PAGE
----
So in January, you don't have much promotion?

--------------------------------------------------------------------------------

Eric Bosmans, Maisons du Monde S.A. - Administrative & Financial Director [63]

--------------------------------------------------------------------------------

As we see it, no. Because of slippage, it will move forward.

--------------------------------------------------------------------------------

Anna Patrice, Joh. Berenberg, Gossler & Co. KG, Research Division - Analyst [64]

--------------------------------------------------------------------------------

Backwards. Yes. Okay. A year forward, yes. Okay.

--------------------------------------------------------------------------------

Eric Bosmans, Maisons du Monde S.A. - Administrative & Financial Director [65]

--------------------------------------------------------------------------------

Which is kind of -- it's probably new, -- it will be neutral in the year because, obviously, at the back end of 2020, we're all very likely to do the same again. So it's just a one-off, and then it stays flat.

--------------------------------------------------------------------------------

Julie Walbaum, Maisons du Monde S.A. - CEO & Director [66]

--------------------------------------------------------------------------------

To your questions on the Maisons du Monde, Anna, well, it has not started. It will start this summer with the volume that I've described that is about 15,000 SKUs. And we're probably disclosing at the end of the year, our gross merchandise value as well as revenues, which you -- could give you a sense, we've laid out those numbers for the plan. So probably, we will release those numbers also on a yearly basis. But so far, we can't give you any number because that's not started. What I can share with you, though, is the onboarding of the vendors is going very well. With -- we are having very positive feedback from all sorts of vendors. And this is very positive. The heat which we have on getting employment, getting into discussions is really high. And we have already hit our target of vendors to be onboarded. So that means a little bit -- one more ahead of time. So now we are very much focusing on making sure that the execution of the onboarding is going well. Because as we said, we want to be a truly selective platform. So right now, we are applying a very strict curation protocol and to the catalog of these vendors to make sure that we are in line with our DNA with those new products. And this is going on as we speak, as well as the technical integration. So everything is going as planned and going very well.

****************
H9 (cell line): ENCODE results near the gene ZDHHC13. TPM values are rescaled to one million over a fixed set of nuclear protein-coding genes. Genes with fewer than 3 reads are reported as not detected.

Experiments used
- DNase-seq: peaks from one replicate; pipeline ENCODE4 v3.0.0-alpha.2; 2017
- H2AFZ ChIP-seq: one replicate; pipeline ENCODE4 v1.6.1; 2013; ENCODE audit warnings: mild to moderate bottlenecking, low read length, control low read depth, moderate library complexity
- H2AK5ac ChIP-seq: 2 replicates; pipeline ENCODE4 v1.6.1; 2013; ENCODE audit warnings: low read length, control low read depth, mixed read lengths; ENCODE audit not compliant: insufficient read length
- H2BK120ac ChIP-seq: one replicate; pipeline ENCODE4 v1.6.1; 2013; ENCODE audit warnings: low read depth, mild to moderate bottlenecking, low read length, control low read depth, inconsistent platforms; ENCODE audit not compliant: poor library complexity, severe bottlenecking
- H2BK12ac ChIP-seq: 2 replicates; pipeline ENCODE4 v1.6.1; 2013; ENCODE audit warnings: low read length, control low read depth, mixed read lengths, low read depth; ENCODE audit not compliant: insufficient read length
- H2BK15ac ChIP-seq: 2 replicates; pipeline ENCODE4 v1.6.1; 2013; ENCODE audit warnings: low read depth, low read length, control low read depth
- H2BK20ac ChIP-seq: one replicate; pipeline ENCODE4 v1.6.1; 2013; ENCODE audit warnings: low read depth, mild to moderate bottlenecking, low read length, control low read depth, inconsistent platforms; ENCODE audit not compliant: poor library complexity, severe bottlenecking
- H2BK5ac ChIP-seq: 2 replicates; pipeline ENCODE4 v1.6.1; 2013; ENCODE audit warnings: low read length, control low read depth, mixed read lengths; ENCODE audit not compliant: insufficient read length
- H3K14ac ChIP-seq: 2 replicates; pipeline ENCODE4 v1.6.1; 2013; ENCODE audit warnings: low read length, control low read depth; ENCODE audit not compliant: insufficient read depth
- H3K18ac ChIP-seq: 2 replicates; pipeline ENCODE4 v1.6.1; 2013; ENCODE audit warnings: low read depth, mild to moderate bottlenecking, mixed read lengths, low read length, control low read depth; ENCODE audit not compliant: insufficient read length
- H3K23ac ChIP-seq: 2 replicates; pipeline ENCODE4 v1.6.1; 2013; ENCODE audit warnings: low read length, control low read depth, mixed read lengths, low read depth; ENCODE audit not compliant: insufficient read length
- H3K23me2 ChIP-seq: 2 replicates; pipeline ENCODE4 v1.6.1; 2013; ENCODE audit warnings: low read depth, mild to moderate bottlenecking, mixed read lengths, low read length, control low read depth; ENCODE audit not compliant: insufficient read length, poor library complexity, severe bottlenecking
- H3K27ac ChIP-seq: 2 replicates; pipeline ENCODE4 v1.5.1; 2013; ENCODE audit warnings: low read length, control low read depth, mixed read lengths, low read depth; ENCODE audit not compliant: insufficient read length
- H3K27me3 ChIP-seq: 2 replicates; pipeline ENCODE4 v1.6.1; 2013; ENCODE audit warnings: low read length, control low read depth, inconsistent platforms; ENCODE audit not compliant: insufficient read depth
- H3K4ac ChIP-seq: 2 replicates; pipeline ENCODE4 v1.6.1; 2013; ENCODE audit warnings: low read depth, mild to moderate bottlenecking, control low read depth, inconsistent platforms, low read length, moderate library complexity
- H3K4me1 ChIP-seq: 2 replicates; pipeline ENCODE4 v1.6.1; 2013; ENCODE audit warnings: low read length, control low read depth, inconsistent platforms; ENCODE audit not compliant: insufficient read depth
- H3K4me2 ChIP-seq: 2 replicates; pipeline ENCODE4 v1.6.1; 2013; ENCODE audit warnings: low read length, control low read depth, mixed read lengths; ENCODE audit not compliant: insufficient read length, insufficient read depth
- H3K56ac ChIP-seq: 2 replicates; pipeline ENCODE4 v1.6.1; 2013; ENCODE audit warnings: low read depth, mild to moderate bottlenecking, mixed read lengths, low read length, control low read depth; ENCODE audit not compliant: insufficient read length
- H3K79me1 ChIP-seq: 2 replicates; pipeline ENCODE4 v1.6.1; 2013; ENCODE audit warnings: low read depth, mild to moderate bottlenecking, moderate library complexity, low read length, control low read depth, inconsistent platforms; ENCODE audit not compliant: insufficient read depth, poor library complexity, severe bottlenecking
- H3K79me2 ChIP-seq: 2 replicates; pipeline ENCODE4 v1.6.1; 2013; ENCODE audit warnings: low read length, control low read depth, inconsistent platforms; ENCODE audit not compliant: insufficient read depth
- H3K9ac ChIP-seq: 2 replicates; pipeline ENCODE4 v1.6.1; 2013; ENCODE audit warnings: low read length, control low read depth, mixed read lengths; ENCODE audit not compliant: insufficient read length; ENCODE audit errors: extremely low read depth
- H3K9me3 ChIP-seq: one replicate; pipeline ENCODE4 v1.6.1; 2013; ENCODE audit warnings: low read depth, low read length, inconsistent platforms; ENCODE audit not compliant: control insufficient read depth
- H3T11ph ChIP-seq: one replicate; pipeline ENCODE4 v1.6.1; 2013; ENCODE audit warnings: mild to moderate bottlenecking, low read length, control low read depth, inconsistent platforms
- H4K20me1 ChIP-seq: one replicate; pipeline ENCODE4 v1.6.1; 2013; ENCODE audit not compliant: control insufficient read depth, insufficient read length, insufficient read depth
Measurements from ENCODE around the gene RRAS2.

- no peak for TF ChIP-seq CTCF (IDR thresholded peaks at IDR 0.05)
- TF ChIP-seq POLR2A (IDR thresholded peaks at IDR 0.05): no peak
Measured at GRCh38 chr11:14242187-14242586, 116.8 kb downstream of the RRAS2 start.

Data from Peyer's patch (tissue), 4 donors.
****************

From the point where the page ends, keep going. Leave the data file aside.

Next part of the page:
--------------------------------------------------------------------------------

Eric Bosmans, Maisons du Monde S.A. - Administrative & Financial Director [67]

--------------------------------------------------------------------------------